The Kenyan shilling held steady against the dollar on Monday, with traders expecting the local currency to remain supported by tightening liquidity due to this week's tea bonus payments.
At 0738 GMT, commercial banks quoted the shilling at 85.20/30 per dollar, barely changed from Friday's close of 85.20/40.
"Interest rates are ticking up slowly and with tea bonuses going out soon liquidity will tighten, which would support the shilling," said Dickson Magecha, a trader at Standard Chartered Bank.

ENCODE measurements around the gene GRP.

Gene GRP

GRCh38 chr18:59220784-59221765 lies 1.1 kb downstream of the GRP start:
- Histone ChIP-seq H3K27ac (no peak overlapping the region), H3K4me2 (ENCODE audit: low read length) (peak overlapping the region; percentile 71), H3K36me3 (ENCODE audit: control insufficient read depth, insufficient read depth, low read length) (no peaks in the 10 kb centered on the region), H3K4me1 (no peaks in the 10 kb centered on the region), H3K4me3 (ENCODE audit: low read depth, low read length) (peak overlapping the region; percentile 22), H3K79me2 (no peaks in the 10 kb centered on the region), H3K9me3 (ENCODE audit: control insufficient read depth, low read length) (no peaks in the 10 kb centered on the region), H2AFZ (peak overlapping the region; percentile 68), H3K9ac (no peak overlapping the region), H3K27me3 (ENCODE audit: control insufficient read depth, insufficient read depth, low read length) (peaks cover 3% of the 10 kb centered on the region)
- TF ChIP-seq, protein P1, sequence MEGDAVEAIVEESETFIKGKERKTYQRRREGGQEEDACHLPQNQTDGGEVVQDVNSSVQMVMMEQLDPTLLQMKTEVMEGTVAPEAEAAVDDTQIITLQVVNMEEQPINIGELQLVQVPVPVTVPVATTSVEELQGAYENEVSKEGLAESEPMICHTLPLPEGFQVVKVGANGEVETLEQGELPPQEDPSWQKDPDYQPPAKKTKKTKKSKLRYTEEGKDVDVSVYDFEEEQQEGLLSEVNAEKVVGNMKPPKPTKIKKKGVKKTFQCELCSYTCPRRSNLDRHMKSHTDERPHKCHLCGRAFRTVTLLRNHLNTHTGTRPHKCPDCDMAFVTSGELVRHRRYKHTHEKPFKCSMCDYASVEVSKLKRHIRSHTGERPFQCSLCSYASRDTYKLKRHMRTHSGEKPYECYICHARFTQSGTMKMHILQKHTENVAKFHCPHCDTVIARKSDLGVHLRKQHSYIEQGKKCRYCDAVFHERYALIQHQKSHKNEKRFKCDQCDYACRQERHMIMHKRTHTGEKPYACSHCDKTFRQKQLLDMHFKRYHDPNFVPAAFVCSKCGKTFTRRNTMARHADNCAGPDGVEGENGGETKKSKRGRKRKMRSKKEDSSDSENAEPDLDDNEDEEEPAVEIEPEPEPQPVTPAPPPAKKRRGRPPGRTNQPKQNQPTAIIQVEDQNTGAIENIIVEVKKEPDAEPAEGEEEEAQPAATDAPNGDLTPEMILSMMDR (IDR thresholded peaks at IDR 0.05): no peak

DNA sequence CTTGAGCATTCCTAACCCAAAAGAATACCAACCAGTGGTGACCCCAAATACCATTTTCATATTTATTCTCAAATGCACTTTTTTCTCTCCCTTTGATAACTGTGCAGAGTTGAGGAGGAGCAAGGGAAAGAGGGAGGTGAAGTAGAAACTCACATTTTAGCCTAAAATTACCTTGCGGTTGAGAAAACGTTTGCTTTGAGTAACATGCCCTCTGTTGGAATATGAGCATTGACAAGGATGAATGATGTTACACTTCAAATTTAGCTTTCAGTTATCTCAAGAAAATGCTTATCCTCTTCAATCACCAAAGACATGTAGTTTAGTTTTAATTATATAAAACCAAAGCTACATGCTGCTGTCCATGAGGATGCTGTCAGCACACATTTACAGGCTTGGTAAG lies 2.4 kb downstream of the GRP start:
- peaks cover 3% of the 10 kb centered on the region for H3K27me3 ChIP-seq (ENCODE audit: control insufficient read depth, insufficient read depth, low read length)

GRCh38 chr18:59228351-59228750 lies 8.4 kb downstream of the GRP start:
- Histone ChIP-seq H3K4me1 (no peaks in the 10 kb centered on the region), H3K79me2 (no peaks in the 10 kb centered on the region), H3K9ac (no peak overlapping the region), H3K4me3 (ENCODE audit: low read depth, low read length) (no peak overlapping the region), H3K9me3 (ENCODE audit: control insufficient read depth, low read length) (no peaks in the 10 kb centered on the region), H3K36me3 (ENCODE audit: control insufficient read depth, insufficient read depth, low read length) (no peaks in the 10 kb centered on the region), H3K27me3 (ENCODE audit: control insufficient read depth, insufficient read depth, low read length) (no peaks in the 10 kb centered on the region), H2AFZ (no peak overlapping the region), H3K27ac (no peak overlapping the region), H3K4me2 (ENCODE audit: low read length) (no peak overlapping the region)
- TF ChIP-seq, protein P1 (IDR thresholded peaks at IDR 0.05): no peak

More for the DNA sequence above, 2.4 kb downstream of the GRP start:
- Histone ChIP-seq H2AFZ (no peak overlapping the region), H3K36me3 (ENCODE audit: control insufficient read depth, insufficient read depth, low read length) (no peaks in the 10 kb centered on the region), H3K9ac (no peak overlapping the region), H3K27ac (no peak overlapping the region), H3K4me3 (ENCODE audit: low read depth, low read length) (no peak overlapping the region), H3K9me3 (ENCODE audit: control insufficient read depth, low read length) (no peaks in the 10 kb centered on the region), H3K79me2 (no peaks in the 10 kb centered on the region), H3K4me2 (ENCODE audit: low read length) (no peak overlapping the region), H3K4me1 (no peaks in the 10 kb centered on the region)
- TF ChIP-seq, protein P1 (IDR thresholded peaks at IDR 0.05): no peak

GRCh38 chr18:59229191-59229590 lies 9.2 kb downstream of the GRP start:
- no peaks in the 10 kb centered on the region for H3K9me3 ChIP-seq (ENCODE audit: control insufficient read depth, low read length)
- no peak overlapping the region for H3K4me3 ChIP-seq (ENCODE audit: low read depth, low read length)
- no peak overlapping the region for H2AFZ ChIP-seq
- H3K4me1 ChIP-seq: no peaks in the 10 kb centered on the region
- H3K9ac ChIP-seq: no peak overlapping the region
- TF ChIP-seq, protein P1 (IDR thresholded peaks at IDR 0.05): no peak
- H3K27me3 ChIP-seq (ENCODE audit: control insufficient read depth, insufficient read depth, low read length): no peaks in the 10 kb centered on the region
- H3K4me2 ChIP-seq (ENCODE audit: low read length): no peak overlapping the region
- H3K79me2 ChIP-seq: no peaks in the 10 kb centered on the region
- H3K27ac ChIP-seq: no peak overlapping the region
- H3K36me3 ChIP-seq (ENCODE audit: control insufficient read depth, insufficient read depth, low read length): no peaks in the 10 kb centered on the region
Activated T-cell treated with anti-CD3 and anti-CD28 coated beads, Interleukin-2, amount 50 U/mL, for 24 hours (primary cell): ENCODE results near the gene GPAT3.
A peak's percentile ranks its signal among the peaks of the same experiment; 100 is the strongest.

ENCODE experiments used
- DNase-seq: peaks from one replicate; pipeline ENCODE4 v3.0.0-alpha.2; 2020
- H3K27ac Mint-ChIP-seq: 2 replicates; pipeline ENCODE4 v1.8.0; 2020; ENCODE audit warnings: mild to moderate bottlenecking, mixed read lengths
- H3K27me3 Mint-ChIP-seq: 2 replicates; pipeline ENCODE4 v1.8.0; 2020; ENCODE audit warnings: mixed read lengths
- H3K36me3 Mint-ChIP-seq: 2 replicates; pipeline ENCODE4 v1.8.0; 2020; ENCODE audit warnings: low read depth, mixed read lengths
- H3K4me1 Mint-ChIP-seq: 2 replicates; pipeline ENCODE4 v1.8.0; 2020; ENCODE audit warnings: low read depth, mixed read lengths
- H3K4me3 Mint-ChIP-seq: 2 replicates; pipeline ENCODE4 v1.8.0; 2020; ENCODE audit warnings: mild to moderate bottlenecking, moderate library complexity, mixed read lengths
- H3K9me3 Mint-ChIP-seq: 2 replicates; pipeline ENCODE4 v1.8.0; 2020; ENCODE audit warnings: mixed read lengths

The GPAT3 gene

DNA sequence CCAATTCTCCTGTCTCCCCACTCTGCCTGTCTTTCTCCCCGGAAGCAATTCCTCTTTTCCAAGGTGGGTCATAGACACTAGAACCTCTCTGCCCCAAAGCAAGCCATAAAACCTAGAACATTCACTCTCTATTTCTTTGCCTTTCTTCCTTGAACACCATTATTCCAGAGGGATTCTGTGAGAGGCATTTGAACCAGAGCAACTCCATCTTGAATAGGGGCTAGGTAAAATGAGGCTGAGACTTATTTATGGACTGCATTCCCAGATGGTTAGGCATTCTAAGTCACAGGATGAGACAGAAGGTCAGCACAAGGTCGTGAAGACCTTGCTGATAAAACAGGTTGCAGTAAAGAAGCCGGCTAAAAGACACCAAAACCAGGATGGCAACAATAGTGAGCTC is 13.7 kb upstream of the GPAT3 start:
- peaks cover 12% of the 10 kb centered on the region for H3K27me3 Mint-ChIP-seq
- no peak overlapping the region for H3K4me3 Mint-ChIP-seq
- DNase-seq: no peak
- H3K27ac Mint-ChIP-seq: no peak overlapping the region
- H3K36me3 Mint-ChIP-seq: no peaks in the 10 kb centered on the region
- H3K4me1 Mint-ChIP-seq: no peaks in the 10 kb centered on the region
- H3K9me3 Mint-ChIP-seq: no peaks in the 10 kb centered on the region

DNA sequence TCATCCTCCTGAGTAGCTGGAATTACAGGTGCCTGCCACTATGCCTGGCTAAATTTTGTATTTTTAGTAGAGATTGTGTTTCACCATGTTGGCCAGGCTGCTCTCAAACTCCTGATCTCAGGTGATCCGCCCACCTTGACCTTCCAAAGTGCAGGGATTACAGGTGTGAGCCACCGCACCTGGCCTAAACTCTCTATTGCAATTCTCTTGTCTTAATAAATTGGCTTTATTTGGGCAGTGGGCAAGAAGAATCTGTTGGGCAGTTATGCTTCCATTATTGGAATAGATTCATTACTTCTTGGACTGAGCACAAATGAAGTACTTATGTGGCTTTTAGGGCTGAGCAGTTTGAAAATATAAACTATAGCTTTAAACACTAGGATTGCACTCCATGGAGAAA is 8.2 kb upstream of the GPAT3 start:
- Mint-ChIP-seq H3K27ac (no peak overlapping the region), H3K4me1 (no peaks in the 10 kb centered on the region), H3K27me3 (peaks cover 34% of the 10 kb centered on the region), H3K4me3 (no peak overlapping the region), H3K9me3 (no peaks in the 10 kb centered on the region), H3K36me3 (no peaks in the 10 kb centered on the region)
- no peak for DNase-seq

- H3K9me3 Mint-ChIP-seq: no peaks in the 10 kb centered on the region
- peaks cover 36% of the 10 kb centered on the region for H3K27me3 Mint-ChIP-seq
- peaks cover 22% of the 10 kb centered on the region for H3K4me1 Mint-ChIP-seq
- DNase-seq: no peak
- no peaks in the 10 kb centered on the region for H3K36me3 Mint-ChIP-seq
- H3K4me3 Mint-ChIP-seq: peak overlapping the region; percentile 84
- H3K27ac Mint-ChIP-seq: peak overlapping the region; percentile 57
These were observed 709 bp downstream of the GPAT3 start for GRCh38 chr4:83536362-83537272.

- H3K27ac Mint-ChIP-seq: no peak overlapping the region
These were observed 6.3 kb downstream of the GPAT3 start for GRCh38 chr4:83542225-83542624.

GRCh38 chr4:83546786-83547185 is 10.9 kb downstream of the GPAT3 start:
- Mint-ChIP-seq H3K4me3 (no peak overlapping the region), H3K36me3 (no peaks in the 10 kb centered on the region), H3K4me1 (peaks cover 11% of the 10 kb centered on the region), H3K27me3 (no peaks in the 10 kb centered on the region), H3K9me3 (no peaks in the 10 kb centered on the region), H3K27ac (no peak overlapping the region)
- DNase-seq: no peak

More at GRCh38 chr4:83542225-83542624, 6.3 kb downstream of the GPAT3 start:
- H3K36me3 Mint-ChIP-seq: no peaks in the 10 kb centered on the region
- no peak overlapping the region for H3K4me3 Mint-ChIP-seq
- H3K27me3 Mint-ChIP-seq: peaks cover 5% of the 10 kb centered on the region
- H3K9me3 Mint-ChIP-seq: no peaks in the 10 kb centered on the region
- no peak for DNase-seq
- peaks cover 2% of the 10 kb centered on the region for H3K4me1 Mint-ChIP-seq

Tea bonuses, which are paid in mid-October, affect liquidity because they concentrate liquidity on a few big commercial banks, lifting interest rates on the money market.
The east African nation is the world's biggest exporter of black tea and the crop is one of its largest foreign exchange earners, bringing in US$1.27 billion last year.
"We still expect some demand from the oil sector and some inflows from non-governmental organisations and the agricultural sector," added Magecha.